Last updated: September 2014
What is Open Source?
Open source enthusiast Nic Wistreich tells us what this often misunderstood software movement is all about.
Open source is one of those phrases that gets thrown around, from the Cabinet Office now asking for it in government ICT contracts, to cyber-libertarians saying it heralds the start of a post-capitalist age. But what does it actually mean? And given how much of the for-profit digital world depends on open source - from Android phones to the Safari browser, Facebook’s servers to YouTube’s interface - is it another example of an economy wanting something for nothing?
In simple terms, an open source License allows people to view, modify, copy and share computer code (which powers software and websites), usually without restriction. To understand what that means in practice, it’s helpful to use five analogies:
Transparency: a car.
An open source license is like having the right to lift your car bonnet to view the engine. If you use software but can’t see what it’s doing behind the scenes, then it’s impossible to know what it’s doing with your data or even if it’s secure. By making code viewable by all, it’s much easier to spot and fix security flaws and bugs, which is why many security standards, such as password encryption, are open source.
Modification: a house
Open source is like buying a house and being free to decorate it however you want, to build extensions or demolish walls. Closed-source software strictly limits what you can do with it.
Like a genome that keeps evolving, or the way academia builds upon prior knowledge, open source is a way of ‘standing on the shoulder of giants’, by building on what exists, rather than starting from scratch. This applies to everything from the code at the heart of software and powering websites to design elements, which can develop in an accumulative way, with anyone free to improve on the work of those previously.
Collaborative: a coop
Like a co-op, but without membership. While code authors may still own copyright on their code, by providing an open license, assets are kept public and the user community can offer improvements, fixes, language translations, design improvements, documentation and so on. Eric S Raymond describes open source development as “a great babbling bazaar of differing agendas and approaches out of which a coherent and stable system could seemingly emerge only by a succession of miracles”.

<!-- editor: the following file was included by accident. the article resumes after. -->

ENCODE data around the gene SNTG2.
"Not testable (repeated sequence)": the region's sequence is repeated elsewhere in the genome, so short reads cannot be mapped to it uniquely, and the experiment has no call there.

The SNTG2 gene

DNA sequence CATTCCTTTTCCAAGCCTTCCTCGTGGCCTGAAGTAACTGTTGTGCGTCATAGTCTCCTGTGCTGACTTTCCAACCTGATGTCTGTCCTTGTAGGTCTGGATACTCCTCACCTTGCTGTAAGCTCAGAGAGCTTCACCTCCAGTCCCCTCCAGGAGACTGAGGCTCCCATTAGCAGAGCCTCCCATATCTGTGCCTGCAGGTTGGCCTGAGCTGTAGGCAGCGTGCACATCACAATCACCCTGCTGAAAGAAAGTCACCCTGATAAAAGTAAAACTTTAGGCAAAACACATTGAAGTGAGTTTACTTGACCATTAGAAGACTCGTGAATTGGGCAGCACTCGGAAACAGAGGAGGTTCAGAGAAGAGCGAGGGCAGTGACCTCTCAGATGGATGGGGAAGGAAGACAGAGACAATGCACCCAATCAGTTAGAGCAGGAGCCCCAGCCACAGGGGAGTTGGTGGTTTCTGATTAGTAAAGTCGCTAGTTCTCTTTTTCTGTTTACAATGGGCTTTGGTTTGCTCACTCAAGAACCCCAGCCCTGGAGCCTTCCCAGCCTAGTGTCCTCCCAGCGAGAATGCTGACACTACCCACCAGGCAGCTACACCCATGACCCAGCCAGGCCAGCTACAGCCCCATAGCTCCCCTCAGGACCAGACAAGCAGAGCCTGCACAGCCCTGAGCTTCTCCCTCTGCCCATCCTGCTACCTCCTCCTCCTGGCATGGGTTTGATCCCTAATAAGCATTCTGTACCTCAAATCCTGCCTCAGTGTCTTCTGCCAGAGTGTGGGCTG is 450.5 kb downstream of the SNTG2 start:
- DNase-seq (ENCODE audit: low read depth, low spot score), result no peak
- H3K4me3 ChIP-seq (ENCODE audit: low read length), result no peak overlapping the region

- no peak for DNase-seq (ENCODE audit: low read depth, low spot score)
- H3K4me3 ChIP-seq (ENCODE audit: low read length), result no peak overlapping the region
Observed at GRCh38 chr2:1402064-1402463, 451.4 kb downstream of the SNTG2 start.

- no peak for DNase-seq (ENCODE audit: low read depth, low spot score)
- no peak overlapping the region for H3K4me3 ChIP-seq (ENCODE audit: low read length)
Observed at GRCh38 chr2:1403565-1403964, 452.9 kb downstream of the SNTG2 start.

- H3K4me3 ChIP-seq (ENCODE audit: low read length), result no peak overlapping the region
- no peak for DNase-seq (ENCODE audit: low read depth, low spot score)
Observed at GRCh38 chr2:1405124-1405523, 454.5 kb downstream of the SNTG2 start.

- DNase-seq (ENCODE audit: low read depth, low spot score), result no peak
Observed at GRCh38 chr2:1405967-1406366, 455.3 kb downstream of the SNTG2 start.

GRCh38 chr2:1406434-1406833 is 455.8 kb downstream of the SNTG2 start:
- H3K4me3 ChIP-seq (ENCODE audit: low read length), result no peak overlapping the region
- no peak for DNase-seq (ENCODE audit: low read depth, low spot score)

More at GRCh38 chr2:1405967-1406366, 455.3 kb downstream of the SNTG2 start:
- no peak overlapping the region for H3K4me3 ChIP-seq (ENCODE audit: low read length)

Democratic: a landslide
Like a democracy where anyone can set up their own country if they don’t like the leader. Open source projects have core maintainers who have the final say over suggestions and contributions from the user community but if they aren’t responsive, people can ‘fork’ the software and build their own ‘branch’. The content management system Joomla, for instance, was forked from Mambo, after its corporate owners started charging developers big fees.
For the non-profit, co-op or social enterprise sectors these principles dovetail with many values, and offer advantages. For the profit world, however, open source’s freedom around intellectual property has created much debate about its strengths and weaknesses. Critics - and some companies whose models are threatened – have said open source projects offer worse support and less-developed user interfaces and documentation. In reality there’s a big range in quality and business models and some have been hugely successful.
Take the content system Wordpress, which powers 23% of the world’s websites and made $45m in 2012 or Mozilla Foundation, which produces the Firefox web browser, and turned over $311m in 2012. Or Wikipedia, the fifth-ranking internet company by visits globally, where the ability for anyone to contribute is perhaps both its great strength and weakness.
Mozilla in Europe, photo credit: Flickr.
What needs to be remembered, as the creator of the main open source license Richard Stallman says, is that it’s freedom as in ‘free speech’, but not necessarily ‘free lunch’. Some open source companies turn over hundreds of millions a year, and charge thousands for a user-license and support, while others depend on donations and goodwill. The community has depended on new business models, from crowdfunding (which helped build Facebook alternative Diaspora) to licensing features such as the way Mozilla Firefox sells their default search box to Google.
Perhaps the most interesting part about open source is the contradiction woven into it’s heart, where it can be viewed as the idealogical end-point of both communism and of liberalism: it’s both anti-private-property and anti-centralisation, yet it powers the hugely profitable (and monopolistic) digital economy. Either because of swimming against the current of free market capitalism - or in spite of - it’s proven remarkably successful at getting disparate groups of people who’ve often never met to collaborate on building something that no-one fully owns, but that frequently solves technical and engineering problems better than either the market or the state. And for that alone it deserves some attention.
Nic Wistreich is a web designer and open source enthusiast. He also wrote a chapter in the Ethical Consumer/New Internationalist book People Over Captial.